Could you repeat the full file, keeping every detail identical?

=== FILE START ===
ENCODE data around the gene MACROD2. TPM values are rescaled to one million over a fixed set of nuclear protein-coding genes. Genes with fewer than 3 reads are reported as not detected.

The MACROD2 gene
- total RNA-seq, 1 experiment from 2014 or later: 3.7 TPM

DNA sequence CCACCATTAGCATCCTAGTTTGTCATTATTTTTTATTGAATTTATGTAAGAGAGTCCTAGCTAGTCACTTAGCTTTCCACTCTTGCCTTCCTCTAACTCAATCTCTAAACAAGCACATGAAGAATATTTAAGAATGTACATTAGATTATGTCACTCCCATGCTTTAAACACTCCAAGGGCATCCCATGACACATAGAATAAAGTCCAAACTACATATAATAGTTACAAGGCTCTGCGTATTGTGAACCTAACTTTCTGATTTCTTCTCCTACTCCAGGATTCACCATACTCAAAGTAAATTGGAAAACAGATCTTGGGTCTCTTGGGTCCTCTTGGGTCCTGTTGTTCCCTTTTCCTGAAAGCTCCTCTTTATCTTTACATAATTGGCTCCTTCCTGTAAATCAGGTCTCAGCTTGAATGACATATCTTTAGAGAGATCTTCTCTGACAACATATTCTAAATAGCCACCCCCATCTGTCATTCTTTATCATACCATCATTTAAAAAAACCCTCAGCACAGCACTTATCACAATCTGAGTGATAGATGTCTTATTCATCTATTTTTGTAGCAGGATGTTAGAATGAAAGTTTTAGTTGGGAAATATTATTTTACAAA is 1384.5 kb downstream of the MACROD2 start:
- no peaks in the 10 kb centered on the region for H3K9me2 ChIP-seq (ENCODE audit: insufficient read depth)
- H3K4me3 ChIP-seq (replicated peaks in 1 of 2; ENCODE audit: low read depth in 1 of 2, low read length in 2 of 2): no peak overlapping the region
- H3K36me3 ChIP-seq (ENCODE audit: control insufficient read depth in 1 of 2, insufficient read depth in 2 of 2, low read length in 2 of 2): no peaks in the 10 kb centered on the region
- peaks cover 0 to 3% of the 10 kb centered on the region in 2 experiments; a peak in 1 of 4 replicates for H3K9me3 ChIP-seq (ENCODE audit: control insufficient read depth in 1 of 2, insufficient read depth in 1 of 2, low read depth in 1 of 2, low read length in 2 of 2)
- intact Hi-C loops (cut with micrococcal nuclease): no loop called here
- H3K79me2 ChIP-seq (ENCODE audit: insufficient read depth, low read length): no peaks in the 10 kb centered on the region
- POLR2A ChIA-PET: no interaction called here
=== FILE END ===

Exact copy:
ENCODE data around the gene MACROD2. TPM values are rescaled to one million over a fixed set of nuclear protein-coding genes. Genes with fewer than 3 reads are reported as not detected.

The MACROD2 gene
- total RNA-seq, 1 experiment from 2014 or later: 3.7 TPM

DNA sequence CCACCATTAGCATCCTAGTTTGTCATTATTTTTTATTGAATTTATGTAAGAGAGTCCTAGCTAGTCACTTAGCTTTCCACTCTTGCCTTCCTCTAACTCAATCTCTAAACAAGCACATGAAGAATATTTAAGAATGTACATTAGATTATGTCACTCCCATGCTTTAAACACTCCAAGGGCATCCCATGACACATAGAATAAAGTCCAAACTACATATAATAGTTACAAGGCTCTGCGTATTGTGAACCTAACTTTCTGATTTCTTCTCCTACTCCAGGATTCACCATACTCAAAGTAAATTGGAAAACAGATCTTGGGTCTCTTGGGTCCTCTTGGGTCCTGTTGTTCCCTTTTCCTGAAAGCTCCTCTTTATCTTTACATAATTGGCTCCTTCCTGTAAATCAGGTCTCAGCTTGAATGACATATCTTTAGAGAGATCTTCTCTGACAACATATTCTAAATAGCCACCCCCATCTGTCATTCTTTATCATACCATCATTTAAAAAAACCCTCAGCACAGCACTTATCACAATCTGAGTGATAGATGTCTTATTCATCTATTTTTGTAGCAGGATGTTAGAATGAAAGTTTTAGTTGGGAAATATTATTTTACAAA is 1384.5 kb downstream of the MACROD2 start:
- no peaks in the 10 kb centered on the region for H3K9me2 ChIP-seq (ENCODE audit: insufficient read depth)
- H3K4me3 ChIP-seq (replicated peaks in 1 of 2; ENCODE audit: low read depth in 1 of 2, low read length in 2 of 2): no peak overlapping the region
- H3K36me3 ChIP-seq (ENCODE audit: control insufficient read depth in 1 of 2, insufficient read depth in 2 of 2, low read length in 2 of 2): no peaks in the 10 kb centered on the region
- peaks cover 0 to 3% of the 10 kb centered on the region in 2 experiments; a peak in 1 of 4 replicates for H3K9me3 ChIP-seq (ENCODE audit: control insufficient read depth in 1 of 2, insufficient read depth in 1 of 2, low read depth in 1 of 2, low read length in 2 of 2)
- intact Hi-C loops (cut with micrococcal nuclease): no loop called here
- H3K79me2 ChIP-seq (ENCODE audit: insufficient read depth, low read length): no peaks in the 10 kb centered on the region
- POLR2A ChIA-PET: no interaction called here